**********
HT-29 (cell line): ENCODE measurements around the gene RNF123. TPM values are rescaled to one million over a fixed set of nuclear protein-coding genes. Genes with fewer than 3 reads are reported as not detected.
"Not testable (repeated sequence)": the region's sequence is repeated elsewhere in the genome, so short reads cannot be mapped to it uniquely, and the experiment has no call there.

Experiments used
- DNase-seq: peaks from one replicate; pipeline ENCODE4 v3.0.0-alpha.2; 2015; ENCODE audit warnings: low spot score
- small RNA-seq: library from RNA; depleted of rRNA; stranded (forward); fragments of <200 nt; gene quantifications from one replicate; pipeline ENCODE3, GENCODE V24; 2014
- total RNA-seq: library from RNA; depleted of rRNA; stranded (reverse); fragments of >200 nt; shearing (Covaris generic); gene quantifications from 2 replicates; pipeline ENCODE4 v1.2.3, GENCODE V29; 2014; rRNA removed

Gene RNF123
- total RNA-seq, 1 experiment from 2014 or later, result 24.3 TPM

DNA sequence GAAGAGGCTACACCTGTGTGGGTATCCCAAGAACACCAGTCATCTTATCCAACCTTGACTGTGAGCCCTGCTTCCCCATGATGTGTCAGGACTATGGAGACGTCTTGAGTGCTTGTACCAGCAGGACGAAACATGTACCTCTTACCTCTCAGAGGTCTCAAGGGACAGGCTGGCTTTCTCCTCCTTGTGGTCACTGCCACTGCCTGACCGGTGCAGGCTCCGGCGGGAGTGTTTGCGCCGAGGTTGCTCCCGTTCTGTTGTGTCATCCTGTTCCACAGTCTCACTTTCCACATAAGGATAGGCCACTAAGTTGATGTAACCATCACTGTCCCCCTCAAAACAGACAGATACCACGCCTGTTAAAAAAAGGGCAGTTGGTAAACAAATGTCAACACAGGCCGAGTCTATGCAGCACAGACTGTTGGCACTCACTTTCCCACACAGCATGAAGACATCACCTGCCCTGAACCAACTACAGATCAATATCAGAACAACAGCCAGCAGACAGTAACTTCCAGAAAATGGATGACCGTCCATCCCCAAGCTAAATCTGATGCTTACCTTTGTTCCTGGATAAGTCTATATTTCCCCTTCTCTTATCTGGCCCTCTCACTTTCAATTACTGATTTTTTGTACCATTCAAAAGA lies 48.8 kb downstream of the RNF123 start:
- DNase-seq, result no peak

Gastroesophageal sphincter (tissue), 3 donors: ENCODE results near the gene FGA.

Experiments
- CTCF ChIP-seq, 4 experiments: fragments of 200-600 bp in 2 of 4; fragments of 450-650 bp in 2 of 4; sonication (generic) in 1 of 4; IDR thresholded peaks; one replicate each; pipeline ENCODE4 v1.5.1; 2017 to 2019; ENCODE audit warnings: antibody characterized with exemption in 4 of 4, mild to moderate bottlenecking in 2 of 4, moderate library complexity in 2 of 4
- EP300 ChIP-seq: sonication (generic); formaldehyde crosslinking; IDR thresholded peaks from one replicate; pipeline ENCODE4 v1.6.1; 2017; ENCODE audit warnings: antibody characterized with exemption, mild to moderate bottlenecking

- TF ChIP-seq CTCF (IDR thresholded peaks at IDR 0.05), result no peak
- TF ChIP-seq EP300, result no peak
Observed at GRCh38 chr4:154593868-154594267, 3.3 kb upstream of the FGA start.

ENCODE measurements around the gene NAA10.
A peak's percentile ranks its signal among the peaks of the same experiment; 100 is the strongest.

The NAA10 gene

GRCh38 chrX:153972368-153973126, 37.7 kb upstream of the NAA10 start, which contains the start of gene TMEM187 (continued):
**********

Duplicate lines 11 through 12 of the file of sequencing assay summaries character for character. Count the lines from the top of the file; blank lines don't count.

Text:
Gastroesophageal sphincter (tissue), 3 donors: ENCODE results near the gene FGA.

Experiments